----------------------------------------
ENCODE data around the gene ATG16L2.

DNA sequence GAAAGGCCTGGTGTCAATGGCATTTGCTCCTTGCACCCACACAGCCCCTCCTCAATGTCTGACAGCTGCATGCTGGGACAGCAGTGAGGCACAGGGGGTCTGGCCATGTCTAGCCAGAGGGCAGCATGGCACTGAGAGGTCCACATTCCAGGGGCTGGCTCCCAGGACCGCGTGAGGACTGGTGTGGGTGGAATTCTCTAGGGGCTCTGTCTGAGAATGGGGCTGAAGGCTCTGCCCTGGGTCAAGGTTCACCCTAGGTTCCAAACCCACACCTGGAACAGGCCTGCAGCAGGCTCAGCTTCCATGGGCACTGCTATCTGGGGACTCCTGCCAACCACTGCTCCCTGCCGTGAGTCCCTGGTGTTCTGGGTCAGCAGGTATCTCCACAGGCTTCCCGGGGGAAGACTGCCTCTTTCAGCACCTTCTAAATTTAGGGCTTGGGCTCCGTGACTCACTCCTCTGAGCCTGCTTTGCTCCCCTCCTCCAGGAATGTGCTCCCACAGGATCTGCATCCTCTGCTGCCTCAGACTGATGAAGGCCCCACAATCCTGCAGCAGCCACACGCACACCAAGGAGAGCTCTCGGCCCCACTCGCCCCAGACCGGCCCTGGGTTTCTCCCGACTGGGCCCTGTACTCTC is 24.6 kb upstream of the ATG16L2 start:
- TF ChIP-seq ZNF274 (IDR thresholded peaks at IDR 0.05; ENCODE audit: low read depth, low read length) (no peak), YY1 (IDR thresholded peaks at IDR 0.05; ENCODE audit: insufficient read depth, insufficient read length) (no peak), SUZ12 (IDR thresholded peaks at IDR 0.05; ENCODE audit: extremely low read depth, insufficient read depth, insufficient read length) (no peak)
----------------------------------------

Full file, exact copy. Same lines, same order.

ENCODE data around the gene ATG16L2.

DNA sequence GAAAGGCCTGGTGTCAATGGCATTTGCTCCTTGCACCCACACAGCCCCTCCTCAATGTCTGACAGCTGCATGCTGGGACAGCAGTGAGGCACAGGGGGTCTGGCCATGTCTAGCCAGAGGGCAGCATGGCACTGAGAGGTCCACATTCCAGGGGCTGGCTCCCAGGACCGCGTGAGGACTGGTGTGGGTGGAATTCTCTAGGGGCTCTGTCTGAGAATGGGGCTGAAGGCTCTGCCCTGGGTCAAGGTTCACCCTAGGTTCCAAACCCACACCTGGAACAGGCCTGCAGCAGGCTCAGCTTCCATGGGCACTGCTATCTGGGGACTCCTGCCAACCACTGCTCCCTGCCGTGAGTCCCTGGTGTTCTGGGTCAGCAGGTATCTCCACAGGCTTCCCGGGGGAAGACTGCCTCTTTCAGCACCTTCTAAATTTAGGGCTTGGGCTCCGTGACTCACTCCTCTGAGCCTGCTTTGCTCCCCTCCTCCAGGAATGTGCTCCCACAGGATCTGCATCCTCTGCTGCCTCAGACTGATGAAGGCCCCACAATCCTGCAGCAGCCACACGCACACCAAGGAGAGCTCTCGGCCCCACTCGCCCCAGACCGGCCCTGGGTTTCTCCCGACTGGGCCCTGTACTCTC is 24.6 kb upstream of the ATG16L2 start:
- TF ChIP-seq ZNF274 (IDR thresholded peaks at IDR 0.05; ENCODE audit: low read depth, low read length) (no peak), YY1 (IDR thresholded peaks at IDR 0.05; ENCODE audit: insufficient read depth, insufficient read length) (no peak), SUZ12 (IDR thresholded peaks at IDR 0.05; ENCODE audit: extremely low read depth, insufficient read depth, insufficient read length) (no peak)